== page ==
“Great as the recent catastrophe has been, let us take care lest we encounter a greater one. We can withstand the earthquake. We can survive the fire.”

    “As long as California is white man’s country, it will remain one of the grandest and best states in the union, but the moment the Golden State is subjected to an unlimited Asiatic coolie invasion, there will be no more California”.

    It was this climate of hostility that eventually led to the riots of 1907 in the town of Bellingham, northwestern Washington. The town was home to nearly 800 members of the Japanese and Korean Exclusion League, and Indian workers, like the Chinese and Japanese before them, were met with hostility and racism. A boomtown in the early 20th century, Bellingham employed hundreds of migrant workers, including many Asian-Indians, in its lumber mills.

    It is estimated that about 250 Indians were working in Bellingham’s lumber mills at the time of the riots.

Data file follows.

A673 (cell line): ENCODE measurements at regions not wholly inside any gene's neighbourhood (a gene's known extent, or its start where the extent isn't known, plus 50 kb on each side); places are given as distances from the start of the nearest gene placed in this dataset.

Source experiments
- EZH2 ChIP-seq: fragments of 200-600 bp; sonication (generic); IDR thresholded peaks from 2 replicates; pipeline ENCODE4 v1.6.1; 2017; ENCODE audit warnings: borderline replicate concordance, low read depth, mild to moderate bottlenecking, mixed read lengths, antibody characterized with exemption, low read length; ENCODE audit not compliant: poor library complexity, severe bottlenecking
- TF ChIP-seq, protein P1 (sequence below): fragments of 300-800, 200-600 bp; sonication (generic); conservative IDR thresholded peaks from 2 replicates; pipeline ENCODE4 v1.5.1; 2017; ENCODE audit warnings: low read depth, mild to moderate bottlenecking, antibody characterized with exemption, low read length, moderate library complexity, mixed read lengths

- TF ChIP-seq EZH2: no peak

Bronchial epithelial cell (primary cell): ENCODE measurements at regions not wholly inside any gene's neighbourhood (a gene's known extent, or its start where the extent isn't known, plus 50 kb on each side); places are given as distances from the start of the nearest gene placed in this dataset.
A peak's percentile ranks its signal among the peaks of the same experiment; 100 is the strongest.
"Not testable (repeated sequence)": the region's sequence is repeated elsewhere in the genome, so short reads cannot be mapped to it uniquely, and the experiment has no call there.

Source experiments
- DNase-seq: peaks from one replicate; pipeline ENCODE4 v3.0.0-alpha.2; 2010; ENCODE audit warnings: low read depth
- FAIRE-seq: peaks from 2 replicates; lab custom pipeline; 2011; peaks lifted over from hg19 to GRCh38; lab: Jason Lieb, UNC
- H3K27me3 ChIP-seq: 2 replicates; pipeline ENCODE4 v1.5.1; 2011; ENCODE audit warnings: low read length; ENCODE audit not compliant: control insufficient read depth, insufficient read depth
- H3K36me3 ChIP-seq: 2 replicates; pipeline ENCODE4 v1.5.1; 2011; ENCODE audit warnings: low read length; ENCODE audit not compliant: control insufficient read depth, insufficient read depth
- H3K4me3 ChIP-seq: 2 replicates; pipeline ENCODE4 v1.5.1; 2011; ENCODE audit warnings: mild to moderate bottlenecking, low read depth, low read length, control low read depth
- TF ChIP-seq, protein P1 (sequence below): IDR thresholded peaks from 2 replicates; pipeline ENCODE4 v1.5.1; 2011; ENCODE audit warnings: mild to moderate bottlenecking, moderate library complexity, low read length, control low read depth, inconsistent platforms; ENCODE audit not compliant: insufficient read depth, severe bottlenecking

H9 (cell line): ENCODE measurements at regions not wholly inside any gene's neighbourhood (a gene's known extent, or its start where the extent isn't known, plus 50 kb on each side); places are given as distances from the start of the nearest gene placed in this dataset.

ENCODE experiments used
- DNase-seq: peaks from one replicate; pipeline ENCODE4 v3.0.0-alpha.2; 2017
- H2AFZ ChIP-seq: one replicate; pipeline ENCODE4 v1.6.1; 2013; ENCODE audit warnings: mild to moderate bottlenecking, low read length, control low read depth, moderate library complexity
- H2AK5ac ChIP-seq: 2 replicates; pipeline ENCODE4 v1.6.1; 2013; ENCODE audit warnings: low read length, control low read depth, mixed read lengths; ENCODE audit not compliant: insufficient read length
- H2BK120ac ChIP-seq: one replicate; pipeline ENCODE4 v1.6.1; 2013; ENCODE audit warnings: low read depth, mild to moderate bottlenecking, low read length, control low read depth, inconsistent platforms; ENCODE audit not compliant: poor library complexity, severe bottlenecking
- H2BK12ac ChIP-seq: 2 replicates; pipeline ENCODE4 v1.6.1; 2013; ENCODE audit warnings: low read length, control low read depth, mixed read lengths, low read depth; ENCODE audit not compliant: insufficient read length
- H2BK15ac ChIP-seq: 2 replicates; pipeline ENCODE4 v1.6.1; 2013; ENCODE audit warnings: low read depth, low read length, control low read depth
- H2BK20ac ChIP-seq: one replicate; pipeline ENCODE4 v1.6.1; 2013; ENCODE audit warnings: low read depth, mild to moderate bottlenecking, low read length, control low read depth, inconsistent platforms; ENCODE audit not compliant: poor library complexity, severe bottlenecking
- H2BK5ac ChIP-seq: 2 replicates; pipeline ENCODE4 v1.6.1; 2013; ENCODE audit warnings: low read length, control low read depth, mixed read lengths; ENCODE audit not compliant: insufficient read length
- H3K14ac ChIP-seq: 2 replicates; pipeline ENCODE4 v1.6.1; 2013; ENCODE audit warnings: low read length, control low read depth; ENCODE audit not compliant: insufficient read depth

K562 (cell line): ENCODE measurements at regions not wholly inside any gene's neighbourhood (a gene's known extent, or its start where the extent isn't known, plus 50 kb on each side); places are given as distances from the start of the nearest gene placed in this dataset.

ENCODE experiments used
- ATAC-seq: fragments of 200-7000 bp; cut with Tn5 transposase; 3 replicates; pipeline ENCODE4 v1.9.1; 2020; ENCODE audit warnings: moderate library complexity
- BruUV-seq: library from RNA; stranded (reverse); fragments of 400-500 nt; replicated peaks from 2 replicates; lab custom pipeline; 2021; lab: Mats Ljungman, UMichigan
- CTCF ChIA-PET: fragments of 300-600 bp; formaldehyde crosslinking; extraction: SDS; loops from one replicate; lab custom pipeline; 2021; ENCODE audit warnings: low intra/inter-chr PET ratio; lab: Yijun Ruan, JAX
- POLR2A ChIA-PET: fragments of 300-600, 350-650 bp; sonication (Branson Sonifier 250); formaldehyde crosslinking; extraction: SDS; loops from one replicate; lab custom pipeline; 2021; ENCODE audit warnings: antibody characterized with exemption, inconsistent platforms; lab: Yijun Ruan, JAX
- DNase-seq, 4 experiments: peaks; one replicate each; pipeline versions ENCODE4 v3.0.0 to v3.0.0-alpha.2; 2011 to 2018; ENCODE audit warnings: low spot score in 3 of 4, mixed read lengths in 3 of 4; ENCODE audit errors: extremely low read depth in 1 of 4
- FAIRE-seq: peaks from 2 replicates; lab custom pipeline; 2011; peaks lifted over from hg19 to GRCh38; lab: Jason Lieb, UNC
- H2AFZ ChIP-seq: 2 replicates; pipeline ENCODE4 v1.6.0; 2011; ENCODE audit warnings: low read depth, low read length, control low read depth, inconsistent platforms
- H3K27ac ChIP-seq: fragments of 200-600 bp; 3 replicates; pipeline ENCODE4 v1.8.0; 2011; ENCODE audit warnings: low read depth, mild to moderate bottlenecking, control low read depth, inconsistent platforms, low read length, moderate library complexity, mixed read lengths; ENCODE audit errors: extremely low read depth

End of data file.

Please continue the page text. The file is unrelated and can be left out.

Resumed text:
On 4 September 1907, about 500 working class white men gathered to drive the Indians out of the city. The riot began when the mob of white men chased and beat two Sikh workers on the street. They eventually went from house to house (boarding houses where they typically lived in groups) and mill to mill to drive the Indians out. That night about 200 or so Indians were rounded up at the City Hall in Bellingham and eventually, in about ten days every single Indian had left the town never to return.

    In retrospect, the coverage of the Indian community in Bellingham newspapers might have tipped off readers to the racial tension that eventually erupted in the riots. On 16 September 1906, an article titled “Have We a Dusky Peril” in a local Bellingham paper, the Puget Sound, lamented: